If you have a herniated disc, you should carefully read the following: A health problem as serious needs to be taken care of by a competent health professional. Such a condition when poorly managed can have a disastrous effect on your health for the rest of your days. [flv:http://www.sosherniateddisc.com/wp-content/uploads/2010/09/Welcome-to-3Drx-HybridOnline.com_.flv] The facts about herniated discs: Herniated […]

If you have a herniated disc, you should carefully read the following:

A health problem as serious needs to be taken care of by a competent health professional. Such a condition when poorly managed can have a disastrous effect on your health for the rest of your days.

[flv:http://www.sosherniateddisc.com/wp-content/uploads/2010/09/Welcome-to-3Drx-HybridOnline.com_.flv]

Herniated disc

Herniated disc click to enlarge

The facts about herniated discs:

  • Herniated Discs are not all inherently painful
  • Most bulging discs are not symptomatic
  • A bulging disc may be as painful as an herniated disc
  • Surgery or non-surgical spinal decompression is required to correct an herniated disc
  • In most cases, surgery actually offers poor curative results for an herniated disc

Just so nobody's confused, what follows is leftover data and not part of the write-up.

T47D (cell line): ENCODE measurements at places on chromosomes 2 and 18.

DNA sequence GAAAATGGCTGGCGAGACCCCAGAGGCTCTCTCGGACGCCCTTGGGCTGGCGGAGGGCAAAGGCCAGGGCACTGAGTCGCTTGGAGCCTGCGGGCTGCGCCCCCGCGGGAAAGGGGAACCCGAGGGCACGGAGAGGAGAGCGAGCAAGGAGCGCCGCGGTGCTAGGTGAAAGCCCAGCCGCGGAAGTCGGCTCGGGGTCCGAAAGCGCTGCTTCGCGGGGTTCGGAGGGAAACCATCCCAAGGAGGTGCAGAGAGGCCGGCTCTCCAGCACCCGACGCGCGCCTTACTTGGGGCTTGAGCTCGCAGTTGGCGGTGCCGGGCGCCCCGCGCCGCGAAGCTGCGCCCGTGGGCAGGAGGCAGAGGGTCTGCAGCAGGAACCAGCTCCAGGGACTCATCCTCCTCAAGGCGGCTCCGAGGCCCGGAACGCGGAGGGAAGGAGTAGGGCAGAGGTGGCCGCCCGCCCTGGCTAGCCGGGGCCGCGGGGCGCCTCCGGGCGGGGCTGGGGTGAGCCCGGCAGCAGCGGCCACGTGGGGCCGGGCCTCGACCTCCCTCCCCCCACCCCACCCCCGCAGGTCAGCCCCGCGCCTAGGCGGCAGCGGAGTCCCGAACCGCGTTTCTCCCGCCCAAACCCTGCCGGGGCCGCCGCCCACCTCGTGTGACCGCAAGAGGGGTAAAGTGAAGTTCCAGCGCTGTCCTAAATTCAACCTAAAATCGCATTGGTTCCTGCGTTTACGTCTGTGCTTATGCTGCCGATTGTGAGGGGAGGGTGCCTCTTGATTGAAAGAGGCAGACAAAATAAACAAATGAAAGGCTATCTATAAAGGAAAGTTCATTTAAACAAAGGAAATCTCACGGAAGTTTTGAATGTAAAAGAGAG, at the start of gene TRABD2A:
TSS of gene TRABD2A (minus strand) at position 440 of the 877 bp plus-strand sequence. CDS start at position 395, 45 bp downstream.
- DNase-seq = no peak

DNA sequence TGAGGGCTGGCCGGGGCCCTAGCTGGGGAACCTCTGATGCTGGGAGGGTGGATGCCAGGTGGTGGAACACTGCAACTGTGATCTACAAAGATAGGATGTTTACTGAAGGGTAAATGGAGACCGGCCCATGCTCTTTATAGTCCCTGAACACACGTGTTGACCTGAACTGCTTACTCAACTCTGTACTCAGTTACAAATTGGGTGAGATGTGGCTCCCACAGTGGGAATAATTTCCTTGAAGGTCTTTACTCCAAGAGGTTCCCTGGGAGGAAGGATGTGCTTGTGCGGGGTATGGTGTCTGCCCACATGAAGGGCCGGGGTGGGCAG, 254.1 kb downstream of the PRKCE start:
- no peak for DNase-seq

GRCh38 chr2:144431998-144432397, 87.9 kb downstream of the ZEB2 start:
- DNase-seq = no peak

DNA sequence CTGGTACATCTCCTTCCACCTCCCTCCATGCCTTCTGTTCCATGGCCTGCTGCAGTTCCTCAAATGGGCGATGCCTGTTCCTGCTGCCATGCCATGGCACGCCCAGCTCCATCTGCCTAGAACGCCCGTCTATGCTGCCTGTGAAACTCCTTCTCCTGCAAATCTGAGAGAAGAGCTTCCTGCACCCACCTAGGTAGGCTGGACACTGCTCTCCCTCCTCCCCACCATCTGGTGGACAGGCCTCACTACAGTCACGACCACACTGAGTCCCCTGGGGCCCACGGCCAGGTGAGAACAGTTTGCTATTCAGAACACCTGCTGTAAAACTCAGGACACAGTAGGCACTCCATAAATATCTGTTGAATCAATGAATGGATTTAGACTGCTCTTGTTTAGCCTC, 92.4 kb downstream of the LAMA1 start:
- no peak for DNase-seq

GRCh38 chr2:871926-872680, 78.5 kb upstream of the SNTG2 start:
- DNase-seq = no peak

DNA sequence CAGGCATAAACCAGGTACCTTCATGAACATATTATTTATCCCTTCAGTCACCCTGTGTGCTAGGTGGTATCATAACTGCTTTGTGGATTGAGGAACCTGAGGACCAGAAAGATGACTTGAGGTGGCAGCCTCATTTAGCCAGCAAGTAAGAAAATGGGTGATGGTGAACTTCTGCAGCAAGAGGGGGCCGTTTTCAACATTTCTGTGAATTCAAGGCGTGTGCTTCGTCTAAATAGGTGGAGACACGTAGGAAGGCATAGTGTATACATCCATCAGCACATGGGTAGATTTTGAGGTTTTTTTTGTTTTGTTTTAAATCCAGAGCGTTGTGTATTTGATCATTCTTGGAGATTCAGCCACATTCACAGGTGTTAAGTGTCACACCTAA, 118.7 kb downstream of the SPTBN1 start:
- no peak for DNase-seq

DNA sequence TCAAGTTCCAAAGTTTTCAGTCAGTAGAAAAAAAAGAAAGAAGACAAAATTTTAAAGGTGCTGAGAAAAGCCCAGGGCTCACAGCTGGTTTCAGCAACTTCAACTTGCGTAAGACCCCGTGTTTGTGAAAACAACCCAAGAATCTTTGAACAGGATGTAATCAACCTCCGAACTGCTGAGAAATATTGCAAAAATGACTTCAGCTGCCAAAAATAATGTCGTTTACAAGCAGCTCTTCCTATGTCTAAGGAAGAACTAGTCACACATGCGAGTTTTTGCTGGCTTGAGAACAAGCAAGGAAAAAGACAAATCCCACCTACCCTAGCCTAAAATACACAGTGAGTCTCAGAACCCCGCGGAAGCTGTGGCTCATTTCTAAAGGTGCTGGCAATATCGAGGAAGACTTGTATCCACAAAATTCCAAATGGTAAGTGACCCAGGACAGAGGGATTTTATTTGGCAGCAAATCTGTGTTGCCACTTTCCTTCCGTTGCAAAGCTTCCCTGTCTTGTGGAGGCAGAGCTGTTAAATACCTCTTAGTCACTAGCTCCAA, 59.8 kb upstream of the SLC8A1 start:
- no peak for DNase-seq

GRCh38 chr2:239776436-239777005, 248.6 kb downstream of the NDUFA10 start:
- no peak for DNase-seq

• Herniated Discs does notworsen with time but the disc does end up with degenerative disc disease.
  • Most herniated discs won’t resolve on their own. The pain may subside because of posture and structural compensation
  • Herniated discs cannot be diagnosed with an x-ray. You need an MRI
  • Herniated discs are not always due to injury
  • Herniated discs can happen because of a spinal rotational decompensation caused by a pelvis misalignment
  • Medical treatment is not necessary for most herniated discs
  • Many disc pain conditions are misdiagnosed

If I were to gather a group of middle age folks (45 average age) who have NEVER had back pain before and shoot MRIs on them all, here’s what we would find:

  • 38% would have disc bulges,
  • 37% disc protrusions (aka: contained herniations),
  • 11% disc extrusions (aka: non-contained herniations),
  • 0% disc sequestrations (aka: free fragments) and
  • 4% nerve root compression by the disc herniation.

A more shocking statistic is that 60% of asymptomatic middle aged people would have findings of disc bulge or worse (protrusion, extrusion) on MRI!

Disc herniation, the leading cause of lombosciatica, is a result of a long and silent degenerative disc which will decompensate more or less abruptly on the occasion of an effort, sometimes minimal.

The lombosciatica almost never an “accident” occurring on a perfectly healthy spine.

References:
1. Jensen MC, et al. “MRI imaging of the lumbar spine in people without back pain.” N Engl J Med – 1994; 331:369-373